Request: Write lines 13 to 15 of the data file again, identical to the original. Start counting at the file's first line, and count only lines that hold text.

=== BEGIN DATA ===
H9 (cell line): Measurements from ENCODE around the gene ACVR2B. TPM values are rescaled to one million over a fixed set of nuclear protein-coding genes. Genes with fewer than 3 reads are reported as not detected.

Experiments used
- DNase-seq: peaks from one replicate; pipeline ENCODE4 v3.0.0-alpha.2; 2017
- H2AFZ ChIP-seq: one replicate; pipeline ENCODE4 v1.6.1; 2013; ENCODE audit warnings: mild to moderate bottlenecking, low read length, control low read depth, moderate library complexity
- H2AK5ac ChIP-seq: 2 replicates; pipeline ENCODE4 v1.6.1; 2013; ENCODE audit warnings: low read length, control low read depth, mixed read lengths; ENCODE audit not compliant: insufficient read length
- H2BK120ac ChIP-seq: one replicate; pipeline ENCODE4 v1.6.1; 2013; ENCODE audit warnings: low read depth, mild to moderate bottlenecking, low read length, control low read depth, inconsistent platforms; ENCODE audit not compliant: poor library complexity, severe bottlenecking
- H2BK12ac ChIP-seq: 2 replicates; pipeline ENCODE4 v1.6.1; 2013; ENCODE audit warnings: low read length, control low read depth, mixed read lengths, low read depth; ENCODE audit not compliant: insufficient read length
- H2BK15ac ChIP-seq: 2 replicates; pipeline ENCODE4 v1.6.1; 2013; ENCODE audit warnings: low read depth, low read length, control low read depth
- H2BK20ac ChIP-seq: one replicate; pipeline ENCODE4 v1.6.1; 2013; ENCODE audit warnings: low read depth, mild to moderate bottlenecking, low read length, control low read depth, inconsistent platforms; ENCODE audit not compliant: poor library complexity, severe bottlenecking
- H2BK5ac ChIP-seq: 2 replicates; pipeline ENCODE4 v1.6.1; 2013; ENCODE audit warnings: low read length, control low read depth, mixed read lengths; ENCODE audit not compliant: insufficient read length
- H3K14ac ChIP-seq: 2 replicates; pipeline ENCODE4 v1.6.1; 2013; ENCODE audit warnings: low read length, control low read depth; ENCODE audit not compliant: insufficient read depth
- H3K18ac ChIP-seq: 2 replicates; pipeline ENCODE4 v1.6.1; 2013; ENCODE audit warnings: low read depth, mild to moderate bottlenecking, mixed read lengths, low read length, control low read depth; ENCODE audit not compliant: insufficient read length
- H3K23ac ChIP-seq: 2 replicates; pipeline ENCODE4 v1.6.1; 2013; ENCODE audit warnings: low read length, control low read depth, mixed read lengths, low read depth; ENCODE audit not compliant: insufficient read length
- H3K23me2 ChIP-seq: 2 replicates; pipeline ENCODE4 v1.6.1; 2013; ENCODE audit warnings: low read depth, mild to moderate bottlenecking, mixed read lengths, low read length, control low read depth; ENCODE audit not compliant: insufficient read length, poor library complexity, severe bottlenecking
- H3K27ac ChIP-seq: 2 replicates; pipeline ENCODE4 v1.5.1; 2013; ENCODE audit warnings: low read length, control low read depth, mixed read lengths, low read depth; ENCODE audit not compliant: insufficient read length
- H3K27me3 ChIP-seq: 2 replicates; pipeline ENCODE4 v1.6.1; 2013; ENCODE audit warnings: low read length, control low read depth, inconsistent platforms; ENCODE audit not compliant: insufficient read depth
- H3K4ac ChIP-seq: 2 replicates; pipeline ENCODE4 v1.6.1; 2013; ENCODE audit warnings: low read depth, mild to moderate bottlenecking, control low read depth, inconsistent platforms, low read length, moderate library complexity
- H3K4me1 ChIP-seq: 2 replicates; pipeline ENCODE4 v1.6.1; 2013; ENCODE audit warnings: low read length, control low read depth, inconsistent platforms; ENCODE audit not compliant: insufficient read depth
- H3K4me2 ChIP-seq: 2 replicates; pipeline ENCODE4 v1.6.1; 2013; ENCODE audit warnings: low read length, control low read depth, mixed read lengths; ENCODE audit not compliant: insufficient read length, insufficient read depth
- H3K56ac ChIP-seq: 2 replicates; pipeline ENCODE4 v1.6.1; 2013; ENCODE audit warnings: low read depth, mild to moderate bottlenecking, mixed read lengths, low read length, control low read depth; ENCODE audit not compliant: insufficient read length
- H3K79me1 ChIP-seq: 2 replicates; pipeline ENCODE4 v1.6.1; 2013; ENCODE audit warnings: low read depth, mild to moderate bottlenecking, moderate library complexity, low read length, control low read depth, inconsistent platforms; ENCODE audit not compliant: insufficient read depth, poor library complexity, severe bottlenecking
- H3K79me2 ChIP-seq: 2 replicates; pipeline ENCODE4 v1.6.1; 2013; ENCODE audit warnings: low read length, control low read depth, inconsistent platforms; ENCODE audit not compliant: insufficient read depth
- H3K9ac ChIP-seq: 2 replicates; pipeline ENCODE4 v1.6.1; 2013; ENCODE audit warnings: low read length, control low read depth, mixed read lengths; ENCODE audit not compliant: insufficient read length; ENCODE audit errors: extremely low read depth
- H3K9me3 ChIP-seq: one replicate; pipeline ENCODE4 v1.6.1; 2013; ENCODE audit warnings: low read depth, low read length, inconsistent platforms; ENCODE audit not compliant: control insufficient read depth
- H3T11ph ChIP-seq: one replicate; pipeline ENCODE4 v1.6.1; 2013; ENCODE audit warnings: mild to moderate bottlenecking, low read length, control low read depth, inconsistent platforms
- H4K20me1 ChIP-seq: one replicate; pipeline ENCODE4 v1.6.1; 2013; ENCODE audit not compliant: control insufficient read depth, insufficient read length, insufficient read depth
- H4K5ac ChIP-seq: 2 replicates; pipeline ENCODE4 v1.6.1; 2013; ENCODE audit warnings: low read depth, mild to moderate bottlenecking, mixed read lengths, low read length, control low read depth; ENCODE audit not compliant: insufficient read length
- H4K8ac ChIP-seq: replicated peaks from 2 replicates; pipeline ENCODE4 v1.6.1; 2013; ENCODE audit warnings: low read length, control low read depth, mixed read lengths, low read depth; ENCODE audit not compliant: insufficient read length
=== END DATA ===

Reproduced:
- H3K23ac ChIP-seq: 2 replicates; pipeline ENCODE4 v1.6.1; 2013; ENCODE audit warnings: low read length, control low read depth, mixed read lengths, low read depth; ENCODE audit not compliant: insufficient read length
- H3K23me2 ChIP-seq: 2 replicates; pipeline ENCODE4 v1.6.1; 2013; ENCODE audit warnings: low read depth, mild to moderate bottlenecking, mixed read lengths, low read length, control low read depth; ENCODE audit not compliant: insufficient read length, poor library complexity, severe bottlenecking
- H3K27ac ChIP-seq: 2 replicates; pipeline ENCODE4 v1.5.1; 2013; ENCODE audit warnings: low read length, control low read depth, mixed read lengths, low read depth; ENCODE audit not compliant: insufficient read length